Dr. Marc Drögemöller

Apprenticeships in tourism

162 young people began their careers by embarking on an apprenticeship programme at TUI on 1 August. TUI offers a wide range of apprenticeships at the head office in Hanover, the travel agencies, the sales offices and the airport. These programmes in tourism management, IT, office management, dialogue marketing and aircraft mechanics, or the sandwich degree courses in business administration and business informatics, take between two and a half to three and a half years to complete. The first week of the new intake is an information week, offering the young apprentices the opportunity to get to know each other, their new employer and the apprenticeship programme structure.

August doesn‘t just mark the start of the new apprenticeship programmes in Hanover, but also at the more than 11,000 travel agencies and some 2,500 tour operators in Germany that depend on these young people with an interest in the tourism industry. The hotel and catering sector is another apprenticeship provider. According to its national association DEHOGA, almost 1.8 million employees and around 63,000 apprenticeships work in 200,000 hotels and restaurants.

Even though companies in the tourism industry are attractive employers for young people, it has become increasingly difficult over recent years to fill all the apprenticeship places. Other sectors, such as the trades and the cleaning sector, are experiencing the same phenomenon of declining school leavers, combined with an increase in the number of them opting for a university degree over an apprenticeship. The resulting rise in apprenticeship vacancies in Germany has encouraged companies to introduce more creative recruiting concepts that target potential candidates directly. The German Travel Industry Association (DRV) has set up a web portal (“Zukunft buchen im Tourismus“, www.tourismus-azubi.de) where school leavers can find information about apprenticeships and search for apprenticeship positions. Trade associations in other sectors are taking similar approaches, and even the German government is addressing the potential future shortage of skilled professionals by collaborating with sector associations, trade unions, state governments and the Federal Employment Agency. They have formed the ‘Alliance for Initial and Further Training 2014 - 2018’ and developed a range of initiatives.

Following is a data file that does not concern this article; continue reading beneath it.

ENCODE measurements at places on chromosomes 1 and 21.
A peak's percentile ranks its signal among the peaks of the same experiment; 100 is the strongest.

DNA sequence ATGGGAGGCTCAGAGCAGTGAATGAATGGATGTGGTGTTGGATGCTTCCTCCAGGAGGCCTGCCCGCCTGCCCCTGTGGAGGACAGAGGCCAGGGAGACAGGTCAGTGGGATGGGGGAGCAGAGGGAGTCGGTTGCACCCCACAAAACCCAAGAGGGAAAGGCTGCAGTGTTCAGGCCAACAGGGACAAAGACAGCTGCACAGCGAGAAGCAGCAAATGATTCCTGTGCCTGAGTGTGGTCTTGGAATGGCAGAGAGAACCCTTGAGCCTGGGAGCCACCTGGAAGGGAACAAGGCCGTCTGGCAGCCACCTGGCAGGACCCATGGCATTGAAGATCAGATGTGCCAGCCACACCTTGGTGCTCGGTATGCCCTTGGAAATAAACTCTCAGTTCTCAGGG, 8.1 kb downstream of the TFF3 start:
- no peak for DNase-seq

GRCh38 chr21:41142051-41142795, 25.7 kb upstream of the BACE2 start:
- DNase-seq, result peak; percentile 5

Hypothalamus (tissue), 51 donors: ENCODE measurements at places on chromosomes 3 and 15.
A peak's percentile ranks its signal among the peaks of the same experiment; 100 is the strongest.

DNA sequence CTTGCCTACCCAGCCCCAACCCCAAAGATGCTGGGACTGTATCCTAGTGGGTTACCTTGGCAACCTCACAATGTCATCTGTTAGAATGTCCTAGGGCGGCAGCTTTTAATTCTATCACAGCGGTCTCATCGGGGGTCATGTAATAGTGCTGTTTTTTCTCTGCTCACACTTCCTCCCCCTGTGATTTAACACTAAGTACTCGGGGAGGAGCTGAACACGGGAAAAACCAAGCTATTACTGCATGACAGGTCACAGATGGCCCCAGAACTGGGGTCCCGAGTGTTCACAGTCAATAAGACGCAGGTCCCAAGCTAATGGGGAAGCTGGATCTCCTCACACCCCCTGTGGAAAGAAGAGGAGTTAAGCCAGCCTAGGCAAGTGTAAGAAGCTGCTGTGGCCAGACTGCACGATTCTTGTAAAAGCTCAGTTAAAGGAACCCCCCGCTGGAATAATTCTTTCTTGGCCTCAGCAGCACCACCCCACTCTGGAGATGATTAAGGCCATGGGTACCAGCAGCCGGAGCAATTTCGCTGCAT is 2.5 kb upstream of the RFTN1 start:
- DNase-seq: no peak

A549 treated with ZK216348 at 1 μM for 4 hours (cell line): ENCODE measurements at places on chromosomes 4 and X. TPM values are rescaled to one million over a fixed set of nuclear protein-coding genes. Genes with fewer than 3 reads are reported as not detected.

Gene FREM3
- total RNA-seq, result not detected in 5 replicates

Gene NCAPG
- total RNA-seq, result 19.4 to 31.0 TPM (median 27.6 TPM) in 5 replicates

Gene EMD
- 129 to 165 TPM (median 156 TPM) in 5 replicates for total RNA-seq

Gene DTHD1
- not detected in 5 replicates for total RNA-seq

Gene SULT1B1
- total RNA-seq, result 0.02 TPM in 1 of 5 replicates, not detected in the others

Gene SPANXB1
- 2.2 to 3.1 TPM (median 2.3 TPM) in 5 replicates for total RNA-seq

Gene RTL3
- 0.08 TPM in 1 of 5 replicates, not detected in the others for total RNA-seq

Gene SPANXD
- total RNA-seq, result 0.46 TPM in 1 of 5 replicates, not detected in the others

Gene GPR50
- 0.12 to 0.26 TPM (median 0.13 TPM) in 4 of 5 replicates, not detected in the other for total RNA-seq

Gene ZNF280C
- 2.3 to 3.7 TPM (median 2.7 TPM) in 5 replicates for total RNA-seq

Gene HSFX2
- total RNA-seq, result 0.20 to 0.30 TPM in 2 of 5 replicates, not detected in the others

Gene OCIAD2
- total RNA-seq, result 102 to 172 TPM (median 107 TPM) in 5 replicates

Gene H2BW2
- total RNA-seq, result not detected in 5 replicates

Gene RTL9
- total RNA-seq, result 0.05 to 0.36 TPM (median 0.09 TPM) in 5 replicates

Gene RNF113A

The dual model, which combines theory at vocational school with practical experience at the company, has now also become popular in other countries. One very successful example is the Robinson Hotel School in Morocco, where around 90 young people are trained in six hotel-related occupations every year. TUI apprentices report on their day to day experiences in a blog at www.tui-azubiblog.de – a very good place for young people interested in working in tourism to get first-hand information about tourism apprenticeships.

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